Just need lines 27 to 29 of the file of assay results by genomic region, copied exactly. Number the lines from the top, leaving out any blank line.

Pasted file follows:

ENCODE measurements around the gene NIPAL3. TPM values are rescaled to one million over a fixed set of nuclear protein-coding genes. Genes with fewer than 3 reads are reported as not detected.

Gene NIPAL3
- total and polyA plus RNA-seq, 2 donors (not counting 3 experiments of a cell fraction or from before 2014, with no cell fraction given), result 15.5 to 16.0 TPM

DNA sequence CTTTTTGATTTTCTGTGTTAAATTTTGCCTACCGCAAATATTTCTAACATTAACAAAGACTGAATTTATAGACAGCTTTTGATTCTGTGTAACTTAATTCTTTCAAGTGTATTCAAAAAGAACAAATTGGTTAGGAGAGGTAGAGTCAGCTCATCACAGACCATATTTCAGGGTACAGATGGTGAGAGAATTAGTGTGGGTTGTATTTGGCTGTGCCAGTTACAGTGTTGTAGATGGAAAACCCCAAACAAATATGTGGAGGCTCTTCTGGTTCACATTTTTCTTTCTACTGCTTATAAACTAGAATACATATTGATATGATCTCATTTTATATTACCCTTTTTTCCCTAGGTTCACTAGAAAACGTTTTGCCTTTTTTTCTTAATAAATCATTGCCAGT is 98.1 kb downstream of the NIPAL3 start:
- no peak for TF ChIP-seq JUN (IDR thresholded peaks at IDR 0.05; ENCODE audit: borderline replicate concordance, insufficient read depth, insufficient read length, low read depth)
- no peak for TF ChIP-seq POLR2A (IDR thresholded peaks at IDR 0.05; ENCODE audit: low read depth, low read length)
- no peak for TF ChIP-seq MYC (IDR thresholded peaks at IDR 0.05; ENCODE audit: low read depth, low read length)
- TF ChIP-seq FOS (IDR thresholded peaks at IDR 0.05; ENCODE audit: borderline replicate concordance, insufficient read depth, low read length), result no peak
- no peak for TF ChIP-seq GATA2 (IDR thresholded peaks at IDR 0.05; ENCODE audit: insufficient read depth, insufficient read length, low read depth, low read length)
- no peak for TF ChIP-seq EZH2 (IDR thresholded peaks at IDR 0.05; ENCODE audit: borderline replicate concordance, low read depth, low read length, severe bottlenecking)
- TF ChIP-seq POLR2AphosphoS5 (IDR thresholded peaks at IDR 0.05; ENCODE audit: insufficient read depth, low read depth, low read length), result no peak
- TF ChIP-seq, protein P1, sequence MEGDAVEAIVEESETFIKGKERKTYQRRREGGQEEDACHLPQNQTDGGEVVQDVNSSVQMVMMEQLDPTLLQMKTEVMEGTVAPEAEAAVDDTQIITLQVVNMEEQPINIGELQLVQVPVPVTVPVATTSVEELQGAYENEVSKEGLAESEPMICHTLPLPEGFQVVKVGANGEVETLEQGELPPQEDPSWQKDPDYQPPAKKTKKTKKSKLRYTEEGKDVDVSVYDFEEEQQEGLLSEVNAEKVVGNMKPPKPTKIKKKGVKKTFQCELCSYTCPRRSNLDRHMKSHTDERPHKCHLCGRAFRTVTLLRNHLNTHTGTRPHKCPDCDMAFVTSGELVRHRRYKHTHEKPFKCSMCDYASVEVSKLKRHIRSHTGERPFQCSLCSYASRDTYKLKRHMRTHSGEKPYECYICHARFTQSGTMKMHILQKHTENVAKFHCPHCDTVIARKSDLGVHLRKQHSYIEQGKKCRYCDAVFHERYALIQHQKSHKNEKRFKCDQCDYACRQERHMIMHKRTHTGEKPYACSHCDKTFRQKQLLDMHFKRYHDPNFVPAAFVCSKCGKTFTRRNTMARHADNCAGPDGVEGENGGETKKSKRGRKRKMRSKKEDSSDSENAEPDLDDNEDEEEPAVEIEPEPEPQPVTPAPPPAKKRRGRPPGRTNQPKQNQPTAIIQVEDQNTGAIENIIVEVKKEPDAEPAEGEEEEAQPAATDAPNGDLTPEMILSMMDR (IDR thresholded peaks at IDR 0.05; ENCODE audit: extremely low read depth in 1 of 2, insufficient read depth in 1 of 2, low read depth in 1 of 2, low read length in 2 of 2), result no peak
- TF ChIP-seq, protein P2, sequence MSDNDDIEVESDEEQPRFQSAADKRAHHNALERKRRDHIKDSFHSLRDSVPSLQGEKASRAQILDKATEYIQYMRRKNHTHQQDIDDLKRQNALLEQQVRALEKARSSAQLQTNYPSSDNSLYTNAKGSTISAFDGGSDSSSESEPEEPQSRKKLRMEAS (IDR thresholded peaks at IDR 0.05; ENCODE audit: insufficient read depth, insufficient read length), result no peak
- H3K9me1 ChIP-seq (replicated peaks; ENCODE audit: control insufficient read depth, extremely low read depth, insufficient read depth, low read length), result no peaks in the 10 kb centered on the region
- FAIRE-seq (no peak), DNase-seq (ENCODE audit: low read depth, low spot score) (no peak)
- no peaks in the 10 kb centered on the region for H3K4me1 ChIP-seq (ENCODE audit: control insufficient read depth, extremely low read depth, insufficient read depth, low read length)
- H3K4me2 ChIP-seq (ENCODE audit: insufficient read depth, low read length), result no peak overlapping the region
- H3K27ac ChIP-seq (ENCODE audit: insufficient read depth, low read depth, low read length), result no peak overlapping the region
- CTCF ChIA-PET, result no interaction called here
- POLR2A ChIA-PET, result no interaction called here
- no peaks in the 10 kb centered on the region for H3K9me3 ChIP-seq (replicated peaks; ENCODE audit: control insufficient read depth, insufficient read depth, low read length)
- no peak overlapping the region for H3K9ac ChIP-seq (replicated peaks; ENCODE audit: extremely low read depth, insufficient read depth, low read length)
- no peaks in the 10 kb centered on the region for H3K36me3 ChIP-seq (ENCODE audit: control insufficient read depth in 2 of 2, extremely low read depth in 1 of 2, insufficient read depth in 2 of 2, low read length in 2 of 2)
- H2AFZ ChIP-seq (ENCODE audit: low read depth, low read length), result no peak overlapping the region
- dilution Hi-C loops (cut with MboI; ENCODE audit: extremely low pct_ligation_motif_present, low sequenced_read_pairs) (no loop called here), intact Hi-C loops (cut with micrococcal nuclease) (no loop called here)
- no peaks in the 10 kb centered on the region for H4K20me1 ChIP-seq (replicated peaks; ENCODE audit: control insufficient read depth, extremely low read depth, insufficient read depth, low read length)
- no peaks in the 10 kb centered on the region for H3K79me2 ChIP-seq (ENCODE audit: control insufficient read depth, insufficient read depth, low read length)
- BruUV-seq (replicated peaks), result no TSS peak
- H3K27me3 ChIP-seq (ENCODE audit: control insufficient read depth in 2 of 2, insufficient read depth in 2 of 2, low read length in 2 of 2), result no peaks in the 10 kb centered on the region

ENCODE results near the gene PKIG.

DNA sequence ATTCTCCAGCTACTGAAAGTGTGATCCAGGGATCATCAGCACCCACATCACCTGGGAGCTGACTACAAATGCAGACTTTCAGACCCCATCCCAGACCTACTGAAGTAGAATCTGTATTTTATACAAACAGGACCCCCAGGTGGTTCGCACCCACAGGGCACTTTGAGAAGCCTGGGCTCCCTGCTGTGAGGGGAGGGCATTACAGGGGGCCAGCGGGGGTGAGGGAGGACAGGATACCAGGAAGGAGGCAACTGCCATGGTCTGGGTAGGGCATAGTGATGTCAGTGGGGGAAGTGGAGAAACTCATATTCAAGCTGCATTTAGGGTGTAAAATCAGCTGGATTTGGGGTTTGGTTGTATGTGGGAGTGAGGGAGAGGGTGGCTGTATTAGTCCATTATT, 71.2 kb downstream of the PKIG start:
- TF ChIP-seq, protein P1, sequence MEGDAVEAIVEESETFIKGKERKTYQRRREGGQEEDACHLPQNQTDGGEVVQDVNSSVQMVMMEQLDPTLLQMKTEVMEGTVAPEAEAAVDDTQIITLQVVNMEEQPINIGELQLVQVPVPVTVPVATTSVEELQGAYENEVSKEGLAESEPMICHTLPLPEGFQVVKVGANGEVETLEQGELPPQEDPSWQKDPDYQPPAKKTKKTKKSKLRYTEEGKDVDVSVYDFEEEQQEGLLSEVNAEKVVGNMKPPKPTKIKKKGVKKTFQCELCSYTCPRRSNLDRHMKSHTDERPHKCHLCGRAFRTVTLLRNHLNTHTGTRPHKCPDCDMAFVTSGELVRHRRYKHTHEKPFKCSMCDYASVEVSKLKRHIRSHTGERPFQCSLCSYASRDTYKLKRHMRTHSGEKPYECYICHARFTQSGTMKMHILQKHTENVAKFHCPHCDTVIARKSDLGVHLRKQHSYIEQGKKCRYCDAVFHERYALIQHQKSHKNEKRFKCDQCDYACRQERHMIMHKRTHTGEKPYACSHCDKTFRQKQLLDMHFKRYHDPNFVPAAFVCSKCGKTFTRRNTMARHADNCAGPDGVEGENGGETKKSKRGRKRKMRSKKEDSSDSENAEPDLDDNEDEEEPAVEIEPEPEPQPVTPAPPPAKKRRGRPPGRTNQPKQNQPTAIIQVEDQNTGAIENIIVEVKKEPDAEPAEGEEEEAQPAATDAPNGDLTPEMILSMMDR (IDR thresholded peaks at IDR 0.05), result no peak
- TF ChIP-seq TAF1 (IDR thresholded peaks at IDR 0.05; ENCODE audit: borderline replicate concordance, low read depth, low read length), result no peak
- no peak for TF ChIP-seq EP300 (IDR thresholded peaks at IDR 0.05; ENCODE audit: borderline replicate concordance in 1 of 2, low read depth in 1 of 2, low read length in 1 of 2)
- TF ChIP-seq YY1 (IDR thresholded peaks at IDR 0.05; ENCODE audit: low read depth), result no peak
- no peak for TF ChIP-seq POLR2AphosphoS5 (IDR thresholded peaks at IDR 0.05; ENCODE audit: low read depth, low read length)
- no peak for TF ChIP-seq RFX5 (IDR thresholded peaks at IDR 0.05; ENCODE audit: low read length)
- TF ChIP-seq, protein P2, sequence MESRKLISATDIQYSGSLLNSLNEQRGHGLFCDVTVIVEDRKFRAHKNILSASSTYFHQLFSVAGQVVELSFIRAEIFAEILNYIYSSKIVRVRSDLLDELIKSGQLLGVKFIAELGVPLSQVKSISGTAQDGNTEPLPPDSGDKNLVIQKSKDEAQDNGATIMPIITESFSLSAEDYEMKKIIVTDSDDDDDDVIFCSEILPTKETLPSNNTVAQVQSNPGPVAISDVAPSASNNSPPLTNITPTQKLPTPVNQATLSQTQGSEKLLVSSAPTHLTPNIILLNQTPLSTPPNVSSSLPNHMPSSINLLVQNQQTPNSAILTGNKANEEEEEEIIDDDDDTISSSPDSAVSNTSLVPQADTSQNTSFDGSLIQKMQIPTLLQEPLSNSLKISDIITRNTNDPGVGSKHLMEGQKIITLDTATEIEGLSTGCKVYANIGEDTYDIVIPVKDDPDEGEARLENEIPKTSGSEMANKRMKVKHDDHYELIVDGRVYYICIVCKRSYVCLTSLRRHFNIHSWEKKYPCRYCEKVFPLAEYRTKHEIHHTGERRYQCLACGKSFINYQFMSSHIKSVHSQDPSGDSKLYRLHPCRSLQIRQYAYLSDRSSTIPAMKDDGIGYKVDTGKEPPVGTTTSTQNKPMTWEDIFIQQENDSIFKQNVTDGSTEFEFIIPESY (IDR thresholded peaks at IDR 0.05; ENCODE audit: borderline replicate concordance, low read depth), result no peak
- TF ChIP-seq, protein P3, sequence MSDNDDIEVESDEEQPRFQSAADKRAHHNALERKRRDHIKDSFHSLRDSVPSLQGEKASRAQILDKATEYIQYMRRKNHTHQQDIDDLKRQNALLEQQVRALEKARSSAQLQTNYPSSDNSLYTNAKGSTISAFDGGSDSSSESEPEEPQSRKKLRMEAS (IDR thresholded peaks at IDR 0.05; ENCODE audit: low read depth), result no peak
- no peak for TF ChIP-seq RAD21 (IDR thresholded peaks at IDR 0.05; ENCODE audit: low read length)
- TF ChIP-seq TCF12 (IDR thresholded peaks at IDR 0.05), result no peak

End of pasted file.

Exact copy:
- no peaks in the 10 kb centered on the region for H3K79me2 ChIP-seq (ENCODE audit: control insufficient read depth, insufficient read depth, low read length)
- BruUV-seq (replicated peaks), result no TSS peak
- H3K27me3 ChIP-seq (ENCODE audit: control insufficient read depth in 2 of 2, insufficient read depth in 2 of 2, low read length in 2 of 2), result no peaks in the 10 kb centered on the region